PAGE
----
Does Endurance Training Promote Muscle Building From Strength Training?

Does Endurance Training Promote Muscle Building From Strength Training?

Title: Endurance Exercise Enhances the Effect of Strength Training on Muscle Fiber Size and Protein Expression of Akt and mTOR

Author: Kazior et al

Journal: PLOS One

Objective: To examine whether endurance training, with session of high-intensity intervals, influences the response to a subsequent session of resistance exercise with regard to strength development, muscle fiber composition, and fiber size, as well as total level of proteins in the Akt-mTOR pathway.

Background

Endurance training is commonly performed among athletes of all types, from pro to recreational. The question is, does this help or hurt muscle building?

Early studies suggested there was a negative relationship between endurance and strength training, meaning that endurance training could blunt the effects of strength and power from resistance training.

However, not all studies have been consistent and some more recent studies suggested a positive relationship.

The AKT-mTOR pathway is an intracellular signaling pathway involved in regulating much of all cellular activity, including myocytes or muscle cells and makes a major contribution in development of muscle mass. This pathway is known to be activated by various types of exercise.

So the authors wanted to know if endurance training combined with strength training had any effect on strength , muscle fiber composition and protein levels of the AKT-mTOR pathway.

Methods

They included two groups of male subjects who performed 7 weeks of resistance exercise alone (n = 7) or in combination with preceding endurance exercise, including both continuous and interval cycling (n = 9).

Muscle biopsies were taken before and after the training period.

Results

Similar increases in leg-press 1 repetition maximum (30%; P<0.05) were observed in both groups, whereas maximal oxygen uptake was elevated (8%; P<0.05) only in the combined endurance and resistance exercise group.

The combined group training enlarged the areas of both type I and type II fibers, whereas the resistance exercise only group increased only the type II fibers.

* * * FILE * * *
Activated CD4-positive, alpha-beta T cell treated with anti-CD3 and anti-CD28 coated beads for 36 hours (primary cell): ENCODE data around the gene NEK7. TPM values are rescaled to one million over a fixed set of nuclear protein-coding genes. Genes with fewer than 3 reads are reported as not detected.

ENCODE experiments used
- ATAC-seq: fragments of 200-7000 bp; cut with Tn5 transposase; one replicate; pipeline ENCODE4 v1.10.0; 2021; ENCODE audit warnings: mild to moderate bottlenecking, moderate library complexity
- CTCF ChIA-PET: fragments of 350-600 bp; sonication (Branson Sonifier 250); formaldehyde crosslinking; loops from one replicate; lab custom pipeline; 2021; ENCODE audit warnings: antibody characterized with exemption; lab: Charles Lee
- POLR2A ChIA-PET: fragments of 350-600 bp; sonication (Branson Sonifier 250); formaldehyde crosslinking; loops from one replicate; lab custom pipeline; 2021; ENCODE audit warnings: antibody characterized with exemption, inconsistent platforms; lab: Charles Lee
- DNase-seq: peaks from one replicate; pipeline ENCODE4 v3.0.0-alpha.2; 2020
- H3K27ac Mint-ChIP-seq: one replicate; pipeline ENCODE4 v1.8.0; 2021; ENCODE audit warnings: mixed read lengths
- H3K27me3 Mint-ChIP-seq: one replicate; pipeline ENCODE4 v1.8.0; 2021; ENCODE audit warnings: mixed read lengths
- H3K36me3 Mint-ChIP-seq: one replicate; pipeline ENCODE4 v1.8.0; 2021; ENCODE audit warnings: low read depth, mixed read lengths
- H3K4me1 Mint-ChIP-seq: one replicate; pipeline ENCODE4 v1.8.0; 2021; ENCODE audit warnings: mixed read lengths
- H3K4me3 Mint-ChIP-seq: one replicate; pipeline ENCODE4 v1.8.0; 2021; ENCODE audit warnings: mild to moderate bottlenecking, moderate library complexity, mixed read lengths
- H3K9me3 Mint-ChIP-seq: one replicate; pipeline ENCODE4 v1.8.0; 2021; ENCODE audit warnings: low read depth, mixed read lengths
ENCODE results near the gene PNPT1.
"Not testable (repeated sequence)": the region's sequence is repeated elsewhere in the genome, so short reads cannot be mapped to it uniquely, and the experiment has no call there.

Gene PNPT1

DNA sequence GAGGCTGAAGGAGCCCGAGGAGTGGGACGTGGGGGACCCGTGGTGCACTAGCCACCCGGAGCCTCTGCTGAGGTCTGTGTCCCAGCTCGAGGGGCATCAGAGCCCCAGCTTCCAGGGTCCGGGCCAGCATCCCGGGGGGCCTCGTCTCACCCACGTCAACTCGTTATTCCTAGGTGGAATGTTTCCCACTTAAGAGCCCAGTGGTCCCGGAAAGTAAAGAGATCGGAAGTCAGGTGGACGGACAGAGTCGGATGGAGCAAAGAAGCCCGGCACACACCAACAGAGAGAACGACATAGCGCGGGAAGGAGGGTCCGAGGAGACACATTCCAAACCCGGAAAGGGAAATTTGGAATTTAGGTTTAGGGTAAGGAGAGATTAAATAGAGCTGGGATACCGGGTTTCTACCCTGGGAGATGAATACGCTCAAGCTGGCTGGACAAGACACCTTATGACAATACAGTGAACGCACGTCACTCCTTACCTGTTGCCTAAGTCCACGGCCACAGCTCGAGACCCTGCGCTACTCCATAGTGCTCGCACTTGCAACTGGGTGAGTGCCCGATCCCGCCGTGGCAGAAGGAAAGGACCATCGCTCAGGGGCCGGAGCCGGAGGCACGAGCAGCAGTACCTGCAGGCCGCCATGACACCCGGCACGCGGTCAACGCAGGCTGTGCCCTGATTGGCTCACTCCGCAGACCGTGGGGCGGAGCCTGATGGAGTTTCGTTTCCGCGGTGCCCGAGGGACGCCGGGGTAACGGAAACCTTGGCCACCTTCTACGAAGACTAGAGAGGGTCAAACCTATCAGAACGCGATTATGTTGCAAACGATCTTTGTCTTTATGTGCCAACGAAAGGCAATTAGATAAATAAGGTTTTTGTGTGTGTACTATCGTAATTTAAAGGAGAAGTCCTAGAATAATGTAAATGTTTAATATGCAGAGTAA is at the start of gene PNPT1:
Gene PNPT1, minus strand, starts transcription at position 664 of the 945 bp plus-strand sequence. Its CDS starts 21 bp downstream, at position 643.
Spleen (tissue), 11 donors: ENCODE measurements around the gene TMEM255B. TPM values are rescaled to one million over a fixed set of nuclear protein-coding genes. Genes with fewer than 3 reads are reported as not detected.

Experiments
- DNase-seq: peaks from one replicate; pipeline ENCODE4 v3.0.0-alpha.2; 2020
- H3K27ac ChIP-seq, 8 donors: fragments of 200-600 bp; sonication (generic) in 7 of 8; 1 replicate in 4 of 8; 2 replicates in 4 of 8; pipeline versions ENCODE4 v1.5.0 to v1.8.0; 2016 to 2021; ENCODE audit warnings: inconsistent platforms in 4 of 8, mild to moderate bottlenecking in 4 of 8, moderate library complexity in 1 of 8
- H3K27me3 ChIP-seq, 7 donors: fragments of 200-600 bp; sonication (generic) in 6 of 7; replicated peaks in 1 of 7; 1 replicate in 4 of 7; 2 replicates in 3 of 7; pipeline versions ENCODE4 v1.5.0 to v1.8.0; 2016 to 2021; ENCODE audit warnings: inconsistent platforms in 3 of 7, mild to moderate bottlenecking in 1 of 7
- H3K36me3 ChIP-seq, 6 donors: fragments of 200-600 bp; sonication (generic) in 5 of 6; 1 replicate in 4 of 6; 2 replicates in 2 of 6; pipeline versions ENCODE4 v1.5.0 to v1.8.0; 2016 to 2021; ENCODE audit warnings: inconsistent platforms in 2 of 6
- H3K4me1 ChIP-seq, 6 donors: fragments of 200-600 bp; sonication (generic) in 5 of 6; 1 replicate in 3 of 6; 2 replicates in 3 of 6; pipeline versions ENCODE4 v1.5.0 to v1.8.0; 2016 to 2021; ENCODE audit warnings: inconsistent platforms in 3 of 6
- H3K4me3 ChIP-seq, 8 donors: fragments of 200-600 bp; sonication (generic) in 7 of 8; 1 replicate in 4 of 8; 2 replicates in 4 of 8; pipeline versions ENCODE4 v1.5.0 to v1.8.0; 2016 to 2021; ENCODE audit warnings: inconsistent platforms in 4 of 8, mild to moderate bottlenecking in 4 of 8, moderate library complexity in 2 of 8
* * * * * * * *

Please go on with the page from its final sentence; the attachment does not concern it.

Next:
The mean fiber area or hypertrophy increased by 28% (P<0.05) in the combined group group, whereas no significant increase was observed in the resistance exercise only group.

Expression of AKT-mTOR protein was enhanced in the combined endurance and resistance exercise group, however, only the level of mTOR was elevated following resistance exercise only group.

Training-induced alterations in the levels of both Akt and mTOR protein were correlated to changes in type I fiber area (r = 0.55–0.61, P<0.05), as well as mean fiber area (r = 0.55–0.61, P<0.05), reflecting the important role played by these proteins in connection with muscle hypertrophy.

Both training regimes reduced the level of MAFbx protein (P<0.05) and tended to elevate that of MuRF-1. These are two enzymes that regulate protein muscle breakdown.

Conclusions

This study provides support that endurance training increases hypertrophy in strength training or resistance exercise training.

This appears to be more due to stimulation of anabolic activity than inhibition of catabolic activity, thus providing more data that endurance exercise does not inhibit the anabolic stimulus of resistance training.

Endurance exercise showed advantages to Type I and Type II muscles fibers as well as expression of the AKT-mTOR protein axis.

Original Article

Kazior, Z., Willis, S. J., & Moberg, M. (2016). Endurance Exercise Enhances the Effect of Strength Training on Muscle Fiber Size and Protein Expression of Akt and mTOR. Plos One, 11(2). doi:10.1371/journal.pone.0149082

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